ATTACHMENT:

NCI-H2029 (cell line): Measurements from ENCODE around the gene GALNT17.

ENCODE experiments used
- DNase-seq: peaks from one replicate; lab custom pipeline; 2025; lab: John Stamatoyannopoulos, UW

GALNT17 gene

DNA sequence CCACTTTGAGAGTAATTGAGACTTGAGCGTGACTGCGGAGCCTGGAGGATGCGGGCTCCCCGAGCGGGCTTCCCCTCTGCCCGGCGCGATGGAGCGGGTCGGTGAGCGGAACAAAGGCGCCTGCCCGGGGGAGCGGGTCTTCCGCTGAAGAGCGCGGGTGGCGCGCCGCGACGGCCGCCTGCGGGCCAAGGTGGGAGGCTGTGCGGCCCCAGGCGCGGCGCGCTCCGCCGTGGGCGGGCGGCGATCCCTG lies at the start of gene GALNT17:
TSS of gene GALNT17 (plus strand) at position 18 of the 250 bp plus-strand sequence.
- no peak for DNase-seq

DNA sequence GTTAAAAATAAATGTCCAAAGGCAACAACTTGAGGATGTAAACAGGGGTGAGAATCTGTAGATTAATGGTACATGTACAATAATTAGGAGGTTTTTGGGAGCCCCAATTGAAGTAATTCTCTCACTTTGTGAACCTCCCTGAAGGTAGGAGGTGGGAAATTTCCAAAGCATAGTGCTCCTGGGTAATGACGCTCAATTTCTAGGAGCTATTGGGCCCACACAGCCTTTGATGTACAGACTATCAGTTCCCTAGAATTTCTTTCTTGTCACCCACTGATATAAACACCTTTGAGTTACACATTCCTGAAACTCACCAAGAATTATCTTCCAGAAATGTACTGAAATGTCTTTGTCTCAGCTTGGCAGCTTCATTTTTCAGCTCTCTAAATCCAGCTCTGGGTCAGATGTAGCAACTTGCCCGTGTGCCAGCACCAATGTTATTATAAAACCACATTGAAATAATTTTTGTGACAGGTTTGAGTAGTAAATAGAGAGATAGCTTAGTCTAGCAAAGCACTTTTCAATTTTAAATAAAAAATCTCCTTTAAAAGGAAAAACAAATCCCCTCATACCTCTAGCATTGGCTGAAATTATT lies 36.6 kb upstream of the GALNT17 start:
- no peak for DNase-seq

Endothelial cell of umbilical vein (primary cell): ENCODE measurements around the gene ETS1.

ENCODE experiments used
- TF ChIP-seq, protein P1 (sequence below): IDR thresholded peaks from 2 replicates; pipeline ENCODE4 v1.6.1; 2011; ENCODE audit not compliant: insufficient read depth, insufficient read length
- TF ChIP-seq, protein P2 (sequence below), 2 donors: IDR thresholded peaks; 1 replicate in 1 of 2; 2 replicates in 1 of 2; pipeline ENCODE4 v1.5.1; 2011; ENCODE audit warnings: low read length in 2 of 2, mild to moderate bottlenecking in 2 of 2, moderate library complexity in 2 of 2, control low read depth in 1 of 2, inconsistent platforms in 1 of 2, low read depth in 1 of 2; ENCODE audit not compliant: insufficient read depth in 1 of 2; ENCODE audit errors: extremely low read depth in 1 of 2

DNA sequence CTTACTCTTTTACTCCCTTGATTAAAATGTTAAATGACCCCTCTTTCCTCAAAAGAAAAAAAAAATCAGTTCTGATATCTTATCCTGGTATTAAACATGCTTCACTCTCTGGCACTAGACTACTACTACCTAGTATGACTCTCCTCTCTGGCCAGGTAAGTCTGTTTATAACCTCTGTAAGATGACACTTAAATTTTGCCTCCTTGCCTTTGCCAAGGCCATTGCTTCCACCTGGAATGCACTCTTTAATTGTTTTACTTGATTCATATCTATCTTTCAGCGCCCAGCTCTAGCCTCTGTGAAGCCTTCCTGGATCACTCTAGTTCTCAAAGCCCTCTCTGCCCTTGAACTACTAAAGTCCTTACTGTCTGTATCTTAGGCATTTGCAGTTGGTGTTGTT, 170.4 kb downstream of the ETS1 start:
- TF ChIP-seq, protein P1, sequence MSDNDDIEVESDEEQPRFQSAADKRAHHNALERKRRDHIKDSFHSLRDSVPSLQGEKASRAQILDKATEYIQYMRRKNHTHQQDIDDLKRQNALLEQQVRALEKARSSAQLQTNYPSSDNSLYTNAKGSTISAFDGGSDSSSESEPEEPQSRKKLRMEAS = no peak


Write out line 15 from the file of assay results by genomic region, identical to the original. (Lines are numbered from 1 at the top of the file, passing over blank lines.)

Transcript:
- TF ChIP-seq, protein P1, sequence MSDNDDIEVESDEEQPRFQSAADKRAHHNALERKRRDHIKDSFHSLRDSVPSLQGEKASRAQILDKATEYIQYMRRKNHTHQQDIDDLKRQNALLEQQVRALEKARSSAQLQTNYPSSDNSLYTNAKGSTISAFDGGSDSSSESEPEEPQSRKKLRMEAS = no peak